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THE ACT Opposition has pounced on the Chief Minister’s revelation that the government was in negotiations with the Tradies Club to find a solution to the controversial and widely criticised Dickson land swap deal that has beleaguered the Labor Party.
Andrew Barr confirmed yesterday (June 19) during an Assembly Estimates hearing that the negotiations were taking place.
“The Labor government is negotiating with the CFMEU-backed Tradies to extend a lease included in a scandalous deal that has been widely condemned,” says Opposition Leader Alistair Coe.
“The fact that the Chief Minister is in negotiations with the Tradies to see if another deal can be signed shows that the Labor government has absolutely no integrity.
“This is exactly why Canberra needs strong new laws to expose corruption in Canberra.
“In this deal, the auditor-general found that the ACT Labor government relinquished taxpayers’ money to the value of $2.65 million to the CFMEU-backed Tradies.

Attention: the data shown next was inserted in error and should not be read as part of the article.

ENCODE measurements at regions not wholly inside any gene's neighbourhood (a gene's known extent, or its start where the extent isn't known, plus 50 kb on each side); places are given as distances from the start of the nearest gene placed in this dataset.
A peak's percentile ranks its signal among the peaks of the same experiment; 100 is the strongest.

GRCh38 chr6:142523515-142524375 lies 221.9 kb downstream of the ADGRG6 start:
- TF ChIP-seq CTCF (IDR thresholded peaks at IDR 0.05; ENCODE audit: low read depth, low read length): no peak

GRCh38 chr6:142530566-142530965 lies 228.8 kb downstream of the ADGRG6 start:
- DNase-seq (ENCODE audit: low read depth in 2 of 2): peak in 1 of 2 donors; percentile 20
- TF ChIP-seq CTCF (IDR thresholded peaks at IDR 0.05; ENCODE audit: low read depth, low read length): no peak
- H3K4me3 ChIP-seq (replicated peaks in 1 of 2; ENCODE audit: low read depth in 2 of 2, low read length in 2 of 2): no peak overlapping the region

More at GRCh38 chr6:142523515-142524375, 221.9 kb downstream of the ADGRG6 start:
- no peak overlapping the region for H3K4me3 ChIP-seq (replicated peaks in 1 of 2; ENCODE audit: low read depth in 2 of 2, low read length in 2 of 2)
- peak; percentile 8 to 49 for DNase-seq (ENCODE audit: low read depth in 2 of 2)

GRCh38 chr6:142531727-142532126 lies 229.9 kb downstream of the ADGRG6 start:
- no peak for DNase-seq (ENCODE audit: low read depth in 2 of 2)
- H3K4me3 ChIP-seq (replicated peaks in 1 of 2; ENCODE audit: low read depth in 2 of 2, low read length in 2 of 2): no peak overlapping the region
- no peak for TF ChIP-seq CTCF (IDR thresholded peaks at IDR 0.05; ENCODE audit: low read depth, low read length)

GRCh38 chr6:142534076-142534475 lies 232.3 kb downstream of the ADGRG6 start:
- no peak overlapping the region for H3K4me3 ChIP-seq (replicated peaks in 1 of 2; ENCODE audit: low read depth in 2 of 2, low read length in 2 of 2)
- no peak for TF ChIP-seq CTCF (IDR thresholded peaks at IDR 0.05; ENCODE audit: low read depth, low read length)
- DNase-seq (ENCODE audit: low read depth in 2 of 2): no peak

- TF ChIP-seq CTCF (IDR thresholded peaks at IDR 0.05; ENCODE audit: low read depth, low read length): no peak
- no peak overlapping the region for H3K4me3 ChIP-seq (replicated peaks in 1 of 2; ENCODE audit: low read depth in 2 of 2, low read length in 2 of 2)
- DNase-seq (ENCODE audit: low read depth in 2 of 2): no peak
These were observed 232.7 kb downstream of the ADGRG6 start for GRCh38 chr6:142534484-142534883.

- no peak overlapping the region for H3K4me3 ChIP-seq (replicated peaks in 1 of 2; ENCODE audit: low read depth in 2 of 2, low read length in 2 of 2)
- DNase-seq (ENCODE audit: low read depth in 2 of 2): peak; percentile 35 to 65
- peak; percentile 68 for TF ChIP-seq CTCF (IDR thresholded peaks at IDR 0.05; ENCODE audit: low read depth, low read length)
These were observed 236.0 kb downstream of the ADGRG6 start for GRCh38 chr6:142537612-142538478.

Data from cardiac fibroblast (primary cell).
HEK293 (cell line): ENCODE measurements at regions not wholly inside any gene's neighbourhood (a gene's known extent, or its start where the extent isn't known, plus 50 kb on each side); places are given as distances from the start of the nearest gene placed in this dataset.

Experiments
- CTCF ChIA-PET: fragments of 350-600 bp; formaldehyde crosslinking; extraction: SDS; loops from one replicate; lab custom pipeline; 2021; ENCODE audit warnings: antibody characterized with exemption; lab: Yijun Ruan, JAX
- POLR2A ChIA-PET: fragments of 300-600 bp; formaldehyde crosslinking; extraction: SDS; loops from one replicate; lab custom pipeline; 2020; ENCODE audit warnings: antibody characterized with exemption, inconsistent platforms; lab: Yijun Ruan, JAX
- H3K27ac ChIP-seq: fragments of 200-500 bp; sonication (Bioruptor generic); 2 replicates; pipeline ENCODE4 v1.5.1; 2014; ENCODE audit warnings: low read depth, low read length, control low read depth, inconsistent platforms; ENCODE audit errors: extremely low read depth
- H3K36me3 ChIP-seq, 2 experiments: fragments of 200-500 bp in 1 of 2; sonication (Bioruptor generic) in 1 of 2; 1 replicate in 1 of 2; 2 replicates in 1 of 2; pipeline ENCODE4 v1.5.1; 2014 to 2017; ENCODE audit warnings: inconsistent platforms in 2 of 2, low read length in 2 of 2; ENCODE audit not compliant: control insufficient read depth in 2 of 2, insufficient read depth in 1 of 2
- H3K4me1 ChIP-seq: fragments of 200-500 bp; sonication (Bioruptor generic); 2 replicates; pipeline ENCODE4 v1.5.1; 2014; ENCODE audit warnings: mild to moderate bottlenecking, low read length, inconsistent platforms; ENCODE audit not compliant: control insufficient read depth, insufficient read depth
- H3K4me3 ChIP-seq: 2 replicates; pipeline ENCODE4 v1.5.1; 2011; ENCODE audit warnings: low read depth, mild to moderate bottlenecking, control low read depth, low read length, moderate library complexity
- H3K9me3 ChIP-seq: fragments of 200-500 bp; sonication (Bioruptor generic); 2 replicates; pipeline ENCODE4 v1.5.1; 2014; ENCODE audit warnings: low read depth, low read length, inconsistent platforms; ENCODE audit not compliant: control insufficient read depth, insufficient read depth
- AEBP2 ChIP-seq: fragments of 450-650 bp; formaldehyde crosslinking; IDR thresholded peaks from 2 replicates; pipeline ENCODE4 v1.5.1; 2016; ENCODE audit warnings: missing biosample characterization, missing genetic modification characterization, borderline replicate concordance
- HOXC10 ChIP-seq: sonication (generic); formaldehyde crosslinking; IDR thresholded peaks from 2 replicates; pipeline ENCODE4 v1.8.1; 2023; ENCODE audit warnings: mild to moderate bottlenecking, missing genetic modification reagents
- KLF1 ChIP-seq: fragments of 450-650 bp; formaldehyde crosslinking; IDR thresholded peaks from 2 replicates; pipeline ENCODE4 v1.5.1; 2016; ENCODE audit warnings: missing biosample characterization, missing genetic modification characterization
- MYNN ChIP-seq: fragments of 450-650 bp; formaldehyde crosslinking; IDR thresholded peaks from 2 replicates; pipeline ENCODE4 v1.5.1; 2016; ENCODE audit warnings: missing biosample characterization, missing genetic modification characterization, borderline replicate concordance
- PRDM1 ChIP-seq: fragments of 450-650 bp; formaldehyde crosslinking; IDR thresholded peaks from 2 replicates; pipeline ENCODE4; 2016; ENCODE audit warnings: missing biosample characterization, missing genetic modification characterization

“While Canberrans are being gouged through rates, taxes, fees and charges, mates of the Labor movement can get rent for $1 per year.
“This is scandalous, and the deal should be terminated with all public money recovered.
“This scandalous deal should be the first that is referred to an Anti-Corruption Commission when it is established,” Mr Coe concluded.
Coe characterised the deal as:
- Government paid $3.9 million to the Tradies Club for a building housing the CFMEU headquarters.
- Government rented back the building to the Tradies for $1 per year “if and when demanded”.
- Auditor-general said the ACT government “relinquished considerable financial value to the Tradies” with an upper range of $2.4 – $2.65 million.
- Auditor-general said: “There is also a high risk that the Directorate sold Block 30 Section 34 to the Tradies in breach of the Planning and Development Act 2007.”
- Former NSW Auditor-General Tony Harris said if this deal came before him in NSW he would have sent if to the Independent Commission Against Corruption.